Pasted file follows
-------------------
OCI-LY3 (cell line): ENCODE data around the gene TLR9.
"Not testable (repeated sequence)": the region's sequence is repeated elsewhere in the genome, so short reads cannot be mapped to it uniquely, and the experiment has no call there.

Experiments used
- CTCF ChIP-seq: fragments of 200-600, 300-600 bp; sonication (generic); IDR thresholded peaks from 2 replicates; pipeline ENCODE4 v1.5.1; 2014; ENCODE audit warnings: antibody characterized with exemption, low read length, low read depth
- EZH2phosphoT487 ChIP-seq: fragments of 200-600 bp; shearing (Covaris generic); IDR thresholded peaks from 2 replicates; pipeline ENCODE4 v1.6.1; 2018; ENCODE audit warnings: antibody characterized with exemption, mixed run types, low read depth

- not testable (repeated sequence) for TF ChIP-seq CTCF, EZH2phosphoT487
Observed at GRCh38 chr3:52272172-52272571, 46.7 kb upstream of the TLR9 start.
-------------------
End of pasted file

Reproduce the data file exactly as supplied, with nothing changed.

OCI-LY3 (cell line): ENCODE data around the gene TLR9.
"Not testable (repeated sequence)": the region's sequence is repeated elsewhere in the genome, so short reads cannot be mapped to it uniquely, and the experiment has no call there.

Experiments used
- CTCF ChIP-seq: fragments of 200-600, 300-600 bp; sonication (generic); IDR thresholded peaks from 2 replicates; pipeline ENCODE4 v1.5.1; 2014; ENCODE audit warnings: antibody characterized with exemption, low read length, low read depth
- EZH2phosphoT487 ChIP-seq: fragments of 200-600 bp; shearing (Covaris generic); IDR thresholded peaks from 2 replicates; pipeline ENCODE4 v1.6.1; 2018; ENCODE audit warnings: antibody characterized with exemption, mixed run types, low read depth

- not testable (repeated sequence) for TF ChIP-seq CTCF, EZH2phosphoT487
Observed at GRCh38 chr3:52272172-52272571, 46.7 kb upstream of the TLR9 start.